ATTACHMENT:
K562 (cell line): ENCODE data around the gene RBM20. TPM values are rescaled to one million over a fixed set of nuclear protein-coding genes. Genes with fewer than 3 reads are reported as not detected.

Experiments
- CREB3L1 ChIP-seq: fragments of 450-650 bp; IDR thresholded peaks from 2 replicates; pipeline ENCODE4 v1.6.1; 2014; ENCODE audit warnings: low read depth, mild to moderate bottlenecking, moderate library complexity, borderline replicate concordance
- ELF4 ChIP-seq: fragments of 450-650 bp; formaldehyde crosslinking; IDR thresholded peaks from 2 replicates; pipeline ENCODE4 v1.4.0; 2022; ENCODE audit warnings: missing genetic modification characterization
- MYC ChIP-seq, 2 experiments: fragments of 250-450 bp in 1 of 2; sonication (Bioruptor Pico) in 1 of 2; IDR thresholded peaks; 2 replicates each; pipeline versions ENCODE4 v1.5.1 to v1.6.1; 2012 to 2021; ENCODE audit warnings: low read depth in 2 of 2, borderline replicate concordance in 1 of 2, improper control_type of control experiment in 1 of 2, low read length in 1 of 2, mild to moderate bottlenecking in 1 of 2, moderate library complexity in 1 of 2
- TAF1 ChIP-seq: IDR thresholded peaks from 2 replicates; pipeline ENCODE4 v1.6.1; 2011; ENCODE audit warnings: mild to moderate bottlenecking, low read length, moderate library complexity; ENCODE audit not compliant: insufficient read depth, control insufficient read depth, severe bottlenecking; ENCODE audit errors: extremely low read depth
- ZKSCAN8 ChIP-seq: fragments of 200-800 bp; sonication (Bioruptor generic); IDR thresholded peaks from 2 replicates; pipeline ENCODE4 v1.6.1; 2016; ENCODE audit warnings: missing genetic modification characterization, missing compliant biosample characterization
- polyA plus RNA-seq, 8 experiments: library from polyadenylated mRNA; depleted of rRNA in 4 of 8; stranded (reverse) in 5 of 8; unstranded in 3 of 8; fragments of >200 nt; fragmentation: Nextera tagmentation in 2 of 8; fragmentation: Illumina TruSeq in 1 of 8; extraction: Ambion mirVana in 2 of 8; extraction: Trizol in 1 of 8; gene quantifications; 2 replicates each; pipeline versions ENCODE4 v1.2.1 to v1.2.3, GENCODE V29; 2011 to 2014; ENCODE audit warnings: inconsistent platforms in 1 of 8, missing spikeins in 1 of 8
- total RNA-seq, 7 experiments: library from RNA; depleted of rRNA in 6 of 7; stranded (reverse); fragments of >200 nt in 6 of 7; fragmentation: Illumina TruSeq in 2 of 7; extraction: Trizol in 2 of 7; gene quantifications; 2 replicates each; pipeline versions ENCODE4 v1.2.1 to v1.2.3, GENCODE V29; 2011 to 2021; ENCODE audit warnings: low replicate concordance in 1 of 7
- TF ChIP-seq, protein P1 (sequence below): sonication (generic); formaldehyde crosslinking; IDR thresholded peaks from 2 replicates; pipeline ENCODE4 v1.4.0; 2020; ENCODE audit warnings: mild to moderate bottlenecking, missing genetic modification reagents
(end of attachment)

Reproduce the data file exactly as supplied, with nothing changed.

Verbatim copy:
K562 (cell line): ENCODE data around the gene RBM20. TPM values are rescaled to one million over a fixed set of nuclear protein-coding genes. Genes with fewer than 3 reads are reported as not detected.

Experiments
- CREB3L1 ChIP-seq: fragments of 450-650 bp; IDR thresholded peaks from 2 replicates; pipeline ENCODE4 v1.6.1; 2014; ENCODE audit warnings: low read depth, mild to moderate bottlenecking, moderate library complexity, borderline replicate concordance
- ELF4 ChIP-seq: fragments of 450-650 bp; formaldehyde crosslinking; IDR thresholded peaks from 2 replicates; pipeline ENCODE4 v1.4.0; 2022; ENCODE audit warnings: missing genetic modification characterization
- MYC ChIP-seq, 2 experiments: fragments of 250-450 bp in 1 of 2; sonication (Bioruptor Pico) in 1 of 2; IDR thresholded peaks; 2 replicates each; pipeline versions ENCODE4 v1.5.1 to v1.6.1; 2012 to 2021; ENCODE audit warnings: low read depth in 2 of 2, borderline replicate concordance in 1 of 2, improper control_type of control experiment in 1 of 2, low read length in 1 of 2, mild to moderate bottlenecking in 1 of 2, moderate library complexity in 1 of 2
- TAF1 ChIP-seq: IDR thresholded peaks from 2 replicates; pipeline ENCODE4 v1.6.1; 2011; ENCODE audit warnings: mild to moderate bottlenecking, low read length, moderate library complexity; ENCODE audit not compliant: insufficient read depth, control insufficient read depth, severe bottlenecking; ENCODE audit errors: extremely low read depth
- ZKSCAN8 ChIP-seq: fragments of 200-800 bp; sonication (Bioruptor generic); IDR thresholded peaks from 2 replicates; pipeline ENCODE4 v1.6.1; 2016; ENCODE audit warnings: missing genetic modification characterization, missing compliant biosample characterization
- polyA plus RNA-seq, 8 experiments: library from polyadenylated mRNA; depleted of rRNA in 4 of 8; stranded (reverse) in 5 of 8; unstranded in 3 of 8; fragments of >200 nt; fragmentation: Nextera tagmentation in 2 of 8; fragmentation: Illumina TruSeq in 1 of 8; extraction: Ambion mirVana in 2 of 8; extraction: Trizol in 1 of 8; gene quantifications; 2 replicates each; pipeline versions ENCODE4 v1.2.1 to v1.2.3, GENCODE V29; 2011 to 2014; ENCODE audit warnings: inconsistent platforms in 1 of 8, missing spikeins in 1 of 8
- total RNA-seq, 7 experiments: library from RNA; depleted of rRNA in 6 of 7; stranded (reverse); fragments of >200 nt in 6 of 7; fragmentation: Illumina TruSeq in 2 of 7; extraction: Trizol in 2 of 7; gene quantifications; 2 replicates each; pipeline versions ENCODE4 v1.2.1 to v1.2.3, GENCODE V29; 2011 to 2021; ENCODE audit warnings: low replicate concordance in 1 of 7
- TF ChIP-seq, protein P1 (sequence below): sonication (generic); formaldehyde crosslinking; IDR thresholded peaks from 2 replicates; pipeline ENCODE4 v1.4.0; 2020; ENCODE audit warnings: mild to moderate bottlenecking, missing genetic modification reagents